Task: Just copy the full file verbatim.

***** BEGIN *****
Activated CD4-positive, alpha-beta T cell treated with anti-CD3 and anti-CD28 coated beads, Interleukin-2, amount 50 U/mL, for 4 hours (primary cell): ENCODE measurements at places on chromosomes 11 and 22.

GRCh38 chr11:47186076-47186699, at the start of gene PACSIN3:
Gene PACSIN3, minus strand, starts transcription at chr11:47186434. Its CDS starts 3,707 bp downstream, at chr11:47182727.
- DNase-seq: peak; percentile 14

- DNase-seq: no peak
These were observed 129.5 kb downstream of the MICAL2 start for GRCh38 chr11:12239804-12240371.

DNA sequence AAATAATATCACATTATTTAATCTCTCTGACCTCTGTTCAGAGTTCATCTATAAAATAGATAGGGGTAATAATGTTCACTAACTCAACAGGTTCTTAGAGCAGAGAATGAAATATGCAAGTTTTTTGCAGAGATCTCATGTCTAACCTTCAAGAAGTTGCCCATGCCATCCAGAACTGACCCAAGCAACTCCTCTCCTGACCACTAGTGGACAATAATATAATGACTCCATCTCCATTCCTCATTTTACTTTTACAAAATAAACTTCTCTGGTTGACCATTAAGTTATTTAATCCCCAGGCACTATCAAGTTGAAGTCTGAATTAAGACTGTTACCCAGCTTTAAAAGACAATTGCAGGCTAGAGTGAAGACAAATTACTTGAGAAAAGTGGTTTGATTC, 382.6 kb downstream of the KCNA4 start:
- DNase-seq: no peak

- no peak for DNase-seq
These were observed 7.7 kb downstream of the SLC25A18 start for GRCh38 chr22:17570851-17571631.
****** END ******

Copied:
Activated CD4-positive, alpha-beta T cell treated with anti-CD3 and anti-CD28 coated beads, Interleukin-2, amount 50 U/mL, for 4 hours (primary cell): ENCODE measurements at places on chromosomes 11 and 22.

GRCh38 chr11:47186076-47186699, at the start of gene PACSIN3:
Gene PACSIN3, minus strand, starts transcription at chr11:47186434. Its CDS starts 3,707 bp downstream, at chr11:47182727.
- DNase-seq: peak; percentile 14

- DNase-seq: no peak
These were observed 129.5 kb downstream of the MICAL2 start for GRCh38 chr11:12239804-12240371.

DNA sequence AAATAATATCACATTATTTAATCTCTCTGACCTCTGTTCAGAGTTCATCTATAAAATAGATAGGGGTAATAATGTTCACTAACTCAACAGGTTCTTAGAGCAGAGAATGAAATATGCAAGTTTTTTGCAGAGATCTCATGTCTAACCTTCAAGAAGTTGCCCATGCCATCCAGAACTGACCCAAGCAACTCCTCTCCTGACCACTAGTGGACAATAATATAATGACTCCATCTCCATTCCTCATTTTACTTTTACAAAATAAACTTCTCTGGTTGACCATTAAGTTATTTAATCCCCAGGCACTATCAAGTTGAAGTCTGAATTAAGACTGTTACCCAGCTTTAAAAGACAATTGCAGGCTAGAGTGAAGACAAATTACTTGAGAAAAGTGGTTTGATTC, 382.6 kb downstream of the KCNA4 start:
- DNase-seq: no peak

- no peak for DNase-seq
These were observed 7.7 kb downstream of the SLC25A18 start for GRCh38 chr22:17570851-17571631.